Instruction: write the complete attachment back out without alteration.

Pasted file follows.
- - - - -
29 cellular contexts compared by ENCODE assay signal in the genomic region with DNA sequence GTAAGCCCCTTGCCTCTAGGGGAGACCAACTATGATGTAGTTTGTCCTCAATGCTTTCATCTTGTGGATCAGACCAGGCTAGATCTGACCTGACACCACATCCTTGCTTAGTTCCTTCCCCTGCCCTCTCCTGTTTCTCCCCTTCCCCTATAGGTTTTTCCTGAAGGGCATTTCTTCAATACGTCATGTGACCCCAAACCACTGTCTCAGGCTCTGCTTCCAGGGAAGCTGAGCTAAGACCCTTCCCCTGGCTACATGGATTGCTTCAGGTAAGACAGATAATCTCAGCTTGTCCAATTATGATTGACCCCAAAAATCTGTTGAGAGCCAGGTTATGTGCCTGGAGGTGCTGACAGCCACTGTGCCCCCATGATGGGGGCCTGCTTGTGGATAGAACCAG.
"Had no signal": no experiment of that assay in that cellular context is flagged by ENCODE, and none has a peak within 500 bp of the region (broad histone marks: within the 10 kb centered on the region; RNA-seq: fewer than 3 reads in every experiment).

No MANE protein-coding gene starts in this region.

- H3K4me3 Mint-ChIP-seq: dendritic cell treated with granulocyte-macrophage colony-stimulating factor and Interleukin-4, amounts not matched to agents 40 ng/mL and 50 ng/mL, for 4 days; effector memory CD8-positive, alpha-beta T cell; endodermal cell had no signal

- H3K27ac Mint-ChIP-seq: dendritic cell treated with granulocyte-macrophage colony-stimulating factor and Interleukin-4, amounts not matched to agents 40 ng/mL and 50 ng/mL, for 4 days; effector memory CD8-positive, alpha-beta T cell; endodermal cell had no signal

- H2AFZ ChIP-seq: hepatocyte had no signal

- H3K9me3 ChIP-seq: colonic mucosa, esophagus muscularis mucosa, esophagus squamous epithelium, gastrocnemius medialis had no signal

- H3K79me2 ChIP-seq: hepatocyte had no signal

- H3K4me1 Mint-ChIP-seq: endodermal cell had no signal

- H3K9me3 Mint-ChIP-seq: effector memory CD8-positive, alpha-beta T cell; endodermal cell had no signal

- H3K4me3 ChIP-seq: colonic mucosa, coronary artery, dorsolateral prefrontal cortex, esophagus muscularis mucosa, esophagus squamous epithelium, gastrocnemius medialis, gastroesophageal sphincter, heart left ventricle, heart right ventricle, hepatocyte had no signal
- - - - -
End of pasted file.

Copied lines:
29 cellular contexts compared by ENCODE assay signal in the genomic region with DNA sequence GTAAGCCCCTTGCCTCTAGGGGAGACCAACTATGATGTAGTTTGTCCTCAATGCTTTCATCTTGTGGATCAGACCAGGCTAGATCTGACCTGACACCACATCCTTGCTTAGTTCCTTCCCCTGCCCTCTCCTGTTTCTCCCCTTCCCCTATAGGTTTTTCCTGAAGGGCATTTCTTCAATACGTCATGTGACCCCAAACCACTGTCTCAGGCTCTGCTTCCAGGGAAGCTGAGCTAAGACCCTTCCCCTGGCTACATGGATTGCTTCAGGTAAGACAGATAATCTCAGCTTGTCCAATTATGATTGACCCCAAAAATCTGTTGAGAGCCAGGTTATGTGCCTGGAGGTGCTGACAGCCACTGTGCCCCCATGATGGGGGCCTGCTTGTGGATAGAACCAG.
"Had no signal": no experiment of that assay in that cellular context is flagged by ENCODE, and none has a peak within 500 bp of the region (broad histone marks: within the 10 kb centered on the region; RNA-seq: fewer than 3 reads in every experiment).

No MANE protein-coding gene starts in this region.

- H3K4me3 Mint-ChIP-seq: dendritic cell treated with granulocyte-macrophage colony-stimulating factor and Interleukin-4, amounts not matched to agents 40 ng/mL and 50 ng/mL, for 4 days; effector memory CD8-positive, alpha-beta T cell; endodermal cell had no signal

- H3K27ac Mint-ChIP-seq: dendritic cell treated with granulocyte-macrophage colony-stimulating factor and Interleukin-4, amounts not matched to agents 40 ng/mL and 50 ng/mL, for 4 days; effector memory CD8-positive, alpha-beta T cell; endodermal cell had no signal

- H2AFZ ChIP-seq: hepatocyte had no signal

- H3K9me3 ChIP-seq: colonic mucosa, esophagus muscularis mucosa, esophagus squamous epithelium, gastrocnemius medialis had no signal

- H3K79me2 ChIP-seq: hepatocyte had no signal

- H3K4me1 Mint-ChIP-seq: endodermal cell had no signal

- H3K9me3 Mint-ChIP-seq: effector memory CD8-positive, alpha-beta T cell; endodermal cell had no signal

- H3K4me3 ChIP-seq: colonic mucosa, coronary artery, dorsolateral prefrontal cortex, esophagus muscularis mucosa, esophagus squamous epithelium, gastrocnemius medialis, gastroesophageal sphincter, heart left ventricle, heart right ventricle, hepatocyte had no signal